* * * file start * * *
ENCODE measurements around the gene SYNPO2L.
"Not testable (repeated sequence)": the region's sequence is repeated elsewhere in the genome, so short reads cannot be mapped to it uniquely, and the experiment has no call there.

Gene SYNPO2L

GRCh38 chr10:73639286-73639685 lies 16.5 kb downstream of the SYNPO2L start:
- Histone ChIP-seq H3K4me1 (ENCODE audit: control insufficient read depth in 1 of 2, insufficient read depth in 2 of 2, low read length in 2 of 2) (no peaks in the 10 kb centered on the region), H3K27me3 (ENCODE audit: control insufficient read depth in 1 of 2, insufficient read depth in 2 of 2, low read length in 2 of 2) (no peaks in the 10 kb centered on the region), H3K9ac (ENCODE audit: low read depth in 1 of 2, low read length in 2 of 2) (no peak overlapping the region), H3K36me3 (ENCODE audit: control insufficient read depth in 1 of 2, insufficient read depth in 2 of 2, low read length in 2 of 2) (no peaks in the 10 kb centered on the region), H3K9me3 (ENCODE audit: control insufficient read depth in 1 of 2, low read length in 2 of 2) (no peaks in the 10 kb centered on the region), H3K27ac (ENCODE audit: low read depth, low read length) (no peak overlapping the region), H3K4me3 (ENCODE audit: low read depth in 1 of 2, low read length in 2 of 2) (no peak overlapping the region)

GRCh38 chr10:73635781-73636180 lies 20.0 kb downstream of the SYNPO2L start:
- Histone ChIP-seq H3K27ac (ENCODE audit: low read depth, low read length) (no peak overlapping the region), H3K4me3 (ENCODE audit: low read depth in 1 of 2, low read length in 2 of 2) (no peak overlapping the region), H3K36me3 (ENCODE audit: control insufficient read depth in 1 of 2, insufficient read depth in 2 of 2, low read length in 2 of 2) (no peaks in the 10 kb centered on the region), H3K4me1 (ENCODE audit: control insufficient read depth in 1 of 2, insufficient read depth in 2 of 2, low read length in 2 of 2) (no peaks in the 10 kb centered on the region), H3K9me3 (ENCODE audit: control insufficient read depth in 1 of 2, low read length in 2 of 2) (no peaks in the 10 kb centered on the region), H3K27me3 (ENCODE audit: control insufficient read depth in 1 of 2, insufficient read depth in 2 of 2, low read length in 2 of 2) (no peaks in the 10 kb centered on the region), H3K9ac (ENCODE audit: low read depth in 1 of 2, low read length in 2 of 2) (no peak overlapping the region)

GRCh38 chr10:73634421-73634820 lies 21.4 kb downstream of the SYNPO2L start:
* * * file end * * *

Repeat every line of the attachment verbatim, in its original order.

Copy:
ENCODE measurements around the gene SYNPO2L.
"Not testable (repeated sequence)": the region's sequence is repeated elsewhere in the genome, so short reads cannot be mapped to it uniquely, and the experiment has no call there.

Gene SYNPO2L

GRCh38 chr10:73639286-73639685 lies 16.5 kb downstream of the SYNPO2L start:
- Histone ChIP-seq H3K4me1 (ENCODE audit: control insufficient read depth in 1 of 2, insufficient read depth in 2 of 2, low read length in 2 of 2) (no peaks in the 10 kb centered on the region), H3K27me3 (ENCODE audit: control insufficient read depth in 1 of 2, insufficient read depth in 2 of 2, low read length in 2 of 2) (no peaks in the 10 kb centered on the region), H3K9ac (ENCODE audit: low read depth in 1 of 2, low read length in 2 of 2) (no peak overlapping the region), H3K36me3 (ENCODE audit: control insufficient read depth in 1 of 2, insufficient read depth in 2 of 2, low read length in 2 of 2) (no peaks in the 10 kb centered on the region), H3K9me3 (ENCODE audit: control insufficient read depth in 1 of 2, low read length in 2 of 2) (no peaks in the 10 kb centered on the region), H3K27ac (ENCODE audit: low read depth, low read length) (no peak overlapping the region), H3K4me3 (ENCODE audit: low read depth in 1 of 2, low read length in 2 of 2) (no peak overlapping the region)

GRCh38 chr10:73635781-73636180 lies 20.0 kb downstream of the SYNPO2L start:
- Histone ChIP-seq H3K27ac (ENCODE audit: low read depth, low read length) (no peak overlapping the region), H3K4me3 (ENCODE audit: low read depth in 1 of 2, low read length in 2 of 2) (no peak overlapping the region), H3K36me3 (ENCODE audit: control insufficient read depth in 1 of 2, insufficient read depth in 2 of 2, low read length in 2 of 2) (no peaks in the 10 kb centered on the region), H3K4me1 (ENCODE audit: control insufficient read depth in 1 of 2, insufficient read depth in 2 of 2, low read length in 2 of 2) (no peaks in the 10 kb centered on the region), H3K9me3 (ENCODE audit: control insufficient read depth in 1 of 2, low read length in 2 of 2) (no peaks in the 10 kb centered on the region), H3K27me3 (ENCODE audit: control insufficient read depth in 1 of 2, insufficient read depth in 2 of 2, low read length in 2 of 2) (no peaks in the 10 kb centered on the region), H3K9ac (ENCODE audit: low read depth in 1 of 2, low read length in 2 of 2) (no peak overlapping the region)

GRCh38 chr10:73634421-73634820 lies 21.4 kb downstream of the SYNPO2L start: